Just writing his name is fun.  It’s like when the hyenas in The Lion King talk about saying Mufasa.  Mufasa Musfasa MUFASA!  He’s 20 years old and absolutely crushing the Double-A Southern League to the tune of 12 homeruns and 42 hits in his first 36 games since being promoted at the end of June.  Those 12 homeruns are good for 5th on the team in approximately 250 fewer at bats than the four players ahead of him.  Baez has played shortstop at every level up to this point and many scouts say that he has the skills to stick there, but his 40+ errors this season across two levels speaks to a player whose offense is his ticket to the big time.  As he fills out his 6ft 195lb frame I think he’ll lose some of his range, limiting his value in the middle of the field, but making him an above average defender at the hot corner.  Generally speaking I think third base comes down to Baez and Kris Bryant and my deciding factor is that Baez is a shortstop (the tougher defensive position) who can move to 3rd while Bryant is a 3rd baseman who can move to a corner outfield spot.  It’s my column and that’s how I’d call it.

 

Right Field – Jorge Soler

Soler has become a bit of the forgotten man this year as he’s ambled around the recovery wing of the Cubs spring training facility for the past month and a half.  Apparently Soler fouled a ball off his shin during spring training and played through what he assumed to be a bruise for the first two months of the season.  After taking another foul ball off the leg he finally got it x-rayed which revealed that the bone had been cracked for some time.  That means he hit .281 with 8 homeruns in 55 games on a broken leg.  All I can tell you is that I made the drive to Kane County to see Soler play about a year ago and he looked like a man among boys.  He was every bit of his listed 6’4” 215lb self and the opponents were scared to test his laser of an arm from right field.  The kid’s the real deal and despite his recent set back of not returning this regular season, it sounds like the plan is to get him into the Arizona Fall League (for the Who’s-Who of MLB prospects) and let his buzz start anew down there in October. 

 

Center Field – Albert Almora

The Cubs Jason McLeod (Senior VP of Scouting) and Jed Hoyer (GM) may or may not be able to talk about Almora while standing up in public.  For the sake of being mistaken as tent salesmen it’s best they discuss last year’s #6 pick in the draft from a seated position.  Almora is everything an organization is looking for from a leadership and role model position.  Aside from some slicked back hair and white framed Oakley’s I saw him in earlier this summer (prima donna?) by all accounts he’s the kind of kid you hope your daughter brings home someday.  Oh yeah, and he’s freaking ridiculous at baseball.  In 61 games this year strung together between four different injuries he’s amassed a .329/.429/.469 slash line and plays the best defensive outfield in the entire organization.  It’s been said in many places that he could start defensively for the big league team today.  When Dale Sveum is talking about adjusting the development of current major leaguers like Junior Lake because a 19 year old in Low-A Kane County is on his way, it speaks to the expectations the organization has set for the young man.  In the hypothetical lineup referenced in the Alcantara section, Almora is the ideal #2 hitter who makes contact, moves the runner over, and does just about everything you could ask of the position.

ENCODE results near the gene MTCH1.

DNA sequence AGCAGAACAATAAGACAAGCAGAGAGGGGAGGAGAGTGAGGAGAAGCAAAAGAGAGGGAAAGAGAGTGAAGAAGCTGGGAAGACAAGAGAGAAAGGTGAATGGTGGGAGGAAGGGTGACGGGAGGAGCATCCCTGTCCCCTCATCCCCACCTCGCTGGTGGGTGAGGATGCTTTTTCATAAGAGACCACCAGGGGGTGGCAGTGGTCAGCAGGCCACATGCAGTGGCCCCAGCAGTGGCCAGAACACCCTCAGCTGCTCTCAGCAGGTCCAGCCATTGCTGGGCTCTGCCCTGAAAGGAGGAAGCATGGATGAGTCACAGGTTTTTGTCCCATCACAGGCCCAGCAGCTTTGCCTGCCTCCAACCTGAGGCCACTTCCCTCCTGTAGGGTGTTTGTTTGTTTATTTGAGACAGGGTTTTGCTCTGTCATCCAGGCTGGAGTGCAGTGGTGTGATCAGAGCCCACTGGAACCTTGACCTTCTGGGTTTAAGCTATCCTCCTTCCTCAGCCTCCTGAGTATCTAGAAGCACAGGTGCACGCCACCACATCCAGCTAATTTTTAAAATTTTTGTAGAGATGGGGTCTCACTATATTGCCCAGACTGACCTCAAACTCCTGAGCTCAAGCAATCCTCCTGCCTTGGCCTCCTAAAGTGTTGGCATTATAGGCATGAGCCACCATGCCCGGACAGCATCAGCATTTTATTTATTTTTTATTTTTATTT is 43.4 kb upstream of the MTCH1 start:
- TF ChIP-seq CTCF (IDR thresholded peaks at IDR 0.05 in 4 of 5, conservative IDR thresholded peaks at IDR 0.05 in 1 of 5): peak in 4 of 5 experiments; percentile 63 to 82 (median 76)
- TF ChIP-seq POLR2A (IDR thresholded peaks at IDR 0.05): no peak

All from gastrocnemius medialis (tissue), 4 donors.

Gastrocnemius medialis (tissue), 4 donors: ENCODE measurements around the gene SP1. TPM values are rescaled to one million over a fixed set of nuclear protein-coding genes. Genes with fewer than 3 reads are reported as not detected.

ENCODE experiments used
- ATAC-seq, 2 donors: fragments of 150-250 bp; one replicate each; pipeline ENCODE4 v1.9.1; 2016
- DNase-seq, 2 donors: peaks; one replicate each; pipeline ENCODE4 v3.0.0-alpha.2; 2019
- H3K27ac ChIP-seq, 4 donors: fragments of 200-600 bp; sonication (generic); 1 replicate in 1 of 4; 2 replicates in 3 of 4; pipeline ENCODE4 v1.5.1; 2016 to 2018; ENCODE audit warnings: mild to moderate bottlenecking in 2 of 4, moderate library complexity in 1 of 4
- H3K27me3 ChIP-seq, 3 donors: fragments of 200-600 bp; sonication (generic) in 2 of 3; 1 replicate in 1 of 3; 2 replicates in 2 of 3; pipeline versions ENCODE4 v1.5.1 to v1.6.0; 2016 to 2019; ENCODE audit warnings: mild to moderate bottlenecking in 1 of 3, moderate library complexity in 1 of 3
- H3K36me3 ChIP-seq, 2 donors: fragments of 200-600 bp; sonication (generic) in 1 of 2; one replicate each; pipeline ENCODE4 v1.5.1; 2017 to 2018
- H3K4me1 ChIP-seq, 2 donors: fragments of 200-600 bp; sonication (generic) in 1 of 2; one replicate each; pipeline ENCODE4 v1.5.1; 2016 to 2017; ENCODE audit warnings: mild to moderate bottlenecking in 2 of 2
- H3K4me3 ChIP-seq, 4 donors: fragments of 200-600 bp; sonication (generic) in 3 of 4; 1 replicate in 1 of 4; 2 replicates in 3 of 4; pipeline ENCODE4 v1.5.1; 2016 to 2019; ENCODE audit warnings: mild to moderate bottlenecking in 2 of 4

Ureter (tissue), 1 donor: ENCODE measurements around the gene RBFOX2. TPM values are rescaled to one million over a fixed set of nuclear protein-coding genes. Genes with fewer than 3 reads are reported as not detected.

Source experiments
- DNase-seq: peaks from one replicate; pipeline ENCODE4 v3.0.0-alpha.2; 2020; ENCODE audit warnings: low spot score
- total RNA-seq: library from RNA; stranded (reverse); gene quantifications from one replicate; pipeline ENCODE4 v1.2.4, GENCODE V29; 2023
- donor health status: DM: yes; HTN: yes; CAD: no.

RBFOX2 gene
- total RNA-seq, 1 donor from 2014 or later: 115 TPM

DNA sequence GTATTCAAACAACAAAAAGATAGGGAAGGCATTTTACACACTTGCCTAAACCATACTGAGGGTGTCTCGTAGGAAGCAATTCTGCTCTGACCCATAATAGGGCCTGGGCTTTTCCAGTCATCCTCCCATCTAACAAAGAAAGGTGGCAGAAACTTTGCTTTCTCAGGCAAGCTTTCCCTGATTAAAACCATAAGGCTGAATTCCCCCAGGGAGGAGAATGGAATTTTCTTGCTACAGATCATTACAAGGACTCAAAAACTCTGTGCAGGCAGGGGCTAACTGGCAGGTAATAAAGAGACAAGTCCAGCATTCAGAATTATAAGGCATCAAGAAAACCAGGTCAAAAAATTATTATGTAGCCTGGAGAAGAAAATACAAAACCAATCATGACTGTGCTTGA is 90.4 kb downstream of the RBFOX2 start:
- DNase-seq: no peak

Left Field – Kris Bryant

Back in 2005 there was a power hitting third baseman that came out of a fairly prominent warm weather NCAA program with incredible power and was selected as a top 5 draft pick.  After a brief attempt to keep him at 3rd he was quickly moved to left field where he’s gone on to win Rookie of the Year, an MVP, was elected to five All-Star Games, and won the homerun crown in 2012 amongst other accolades.  That player?  Ryan Braun.  Kris Bryant has the potential to be in the same ballpark if not match that résumé aside from one glaring difference.  He’s not Jewish.  In all seriousness, we’ll assume Bryant is reached is potential in the most natural way possible but Braun is the ceiling that many think Bryant can achieve, and if so then we’re talking about a generational player.  While it can be argued that he has the skills to stick at 3rd I’d just as soon put him in left (the DH of the National League) and take every step to ensure that bat of his reaches its full potential first and foremost. 

A lineup that features 3 thru 6 hitters of Bryant/Baez/Soler/Rizzo in some order has the capacity to be historic.  Package Alcantara & Almora in front of them to set the table and then add former 200-hit Castro in the 7-hole and the sky is the limit.  This group, assuming they all come within sniffing distance of their potential (admittedly a big assumption but we’re kool-aid drinkers) seriously has the ability to turn Wrigley Field into a video game on any given afternoon. 

This lineup also means that there is some serious talent on the bench waiting to fill in.  Not mentioned above is power hitting Mike Olt who can play 1st/3rd/OF, Christian Villanueva (the best fielding 3rd baseman in the system who found his power stroke at AA this year), the aforementioned Vogelbach, Jemier Candalerio (a switch hitting 19 year old 3rd baseman at Kane County), Matt Szczur, and the “they’re still around?” All-Stars of Brett Jackson and Josh Vitters (both of whom I’d assume are traded as pieces for a high end pitching prospect at some point).  Also lost in this shuffle is current flavor of the month Junior Lake. 

So when your friends and co-workers are complaining this winter that the deep pocketed Cubs are being stingy on the free agent market, not signing past their prime starts to ten year deals for hundreds of millions of dollars, refer back to this list and ask them exactly who of the above would they like to block from reaching Wrigley as a core piece to what promises to be a very bright future?  Have patience Cubs fans, the cavalry is on its way.

For those who want to dive in to the deep end of the pool, here’s a link to ESPN’s Keith Law’s podcast Behind The Dish with guest Jason McLeod talking about most if not all of the names above.